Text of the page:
For Love Of The Game Parent Guide
Parent Movie Review
There have been better days for Billy Chapel (Kevin Costner), a nineteen year pitcher for the Detroit Tigers. Having just got word that the team is being sold and the new owners want to trade him, Chapel’s burden is even heavier when Jane (Kelly Preston), his long-term on-again off-again girlfriend calls to say goodbye before moving to England. With all these issues and a tiring arm, Chapel wonders if it isn’t time to quit, but not until he gives today’s last game of the season his best pitch.
A few hours later, he’s musing on the mound in the middle of a no-hitter against the Yankees who are vying for the pennant in their home stadium. With the crowd taunting him and his arm continuing to act up, Chapel hasn’t even considered how close he is to a perfect game. Instead his thoughts are on Jane, and through a series of flashbacks, we discover why he’s struck out in this relationship.
From a marketing point of view, this ought to be the perfect double play with moments that appeal to sports enthusiasts and hopeless romantics. But while the peanut eaters will find the precisely choreographed baseball plays exciting, those with sensitive hearts may feel like they’ve been left with the shells.
Chapel and Jane’s fear of making a commitment doesn’t stop them from having sex just hours after meeting—and she doesn’t even like baseball. The frustrations build with Jane living in New York and Chapel’s work only allowing him to see her occasionally (although at least once he finds a substitute for her affection). That leaves the audience privy to many scenes of pointless dialogue while these two seek elusive happiness in an “open” relationship.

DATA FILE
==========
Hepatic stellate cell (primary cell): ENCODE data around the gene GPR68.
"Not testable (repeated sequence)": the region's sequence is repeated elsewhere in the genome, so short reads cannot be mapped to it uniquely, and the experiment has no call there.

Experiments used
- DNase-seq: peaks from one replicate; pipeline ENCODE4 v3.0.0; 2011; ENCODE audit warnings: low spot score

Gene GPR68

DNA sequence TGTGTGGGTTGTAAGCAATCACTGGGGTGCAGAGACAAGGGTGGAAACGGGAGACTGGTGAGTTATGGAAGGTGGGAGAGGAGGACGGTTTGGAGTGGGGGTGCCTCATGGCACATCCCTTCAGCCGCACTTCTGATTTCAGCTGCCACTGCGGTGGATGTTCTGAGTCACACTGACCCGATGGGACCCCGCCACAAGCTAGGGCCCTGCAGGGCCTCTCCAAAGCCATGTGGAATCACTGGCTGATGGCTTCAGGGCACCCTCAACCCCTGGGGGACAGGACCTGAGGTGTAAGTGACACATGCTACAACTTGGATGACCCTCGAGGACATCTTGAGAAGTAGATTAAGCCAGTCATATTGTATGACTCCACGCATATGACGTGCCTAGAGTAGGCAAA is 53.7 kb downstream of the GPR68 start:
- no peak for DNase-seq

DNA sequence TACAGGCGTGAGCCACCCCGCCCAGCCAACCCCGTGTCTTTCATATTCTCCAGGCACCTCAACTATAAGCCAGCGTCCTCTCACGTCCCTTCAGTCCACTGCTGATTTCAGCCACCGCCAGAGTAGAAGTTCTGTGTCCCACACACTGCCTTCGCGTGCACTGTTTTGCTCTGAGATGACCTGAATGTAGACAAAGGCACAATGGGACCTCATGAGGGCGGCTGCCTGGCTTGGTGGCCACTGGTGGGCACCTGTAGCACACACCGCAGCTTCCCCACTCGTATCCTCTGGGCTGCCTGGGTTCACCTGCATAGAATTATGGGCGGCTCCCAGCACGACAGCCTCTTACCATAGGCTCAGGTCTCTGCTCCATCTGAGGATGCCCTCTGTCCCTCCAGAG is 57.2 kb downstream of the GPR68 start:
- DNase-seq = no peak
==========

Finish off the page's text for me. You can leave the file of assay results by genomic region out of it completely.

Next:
Parents will notice fouls in the language far outnumber those on the field and alcohol is often used to celebrate and to comfort; but even more critical is that this game holds far too many unlikely scenarios. A happily-ever-after romance involving two directionless people and Kevin Costner on the verge of pitching a perfect game? Now that’s what I call a field of dreamsStarring Kevin Costner, Kelly Preston, John C. Reilly. Running time: 137 minutes. Theatrical release September 17, 1999. Updated May 4, 2009
For Love Of The Game Parents' Guide
Having a relationship with a famous personality often looks exciting in the media. What are some of the pros and cons you can think of if you were dating or married to a celebrity?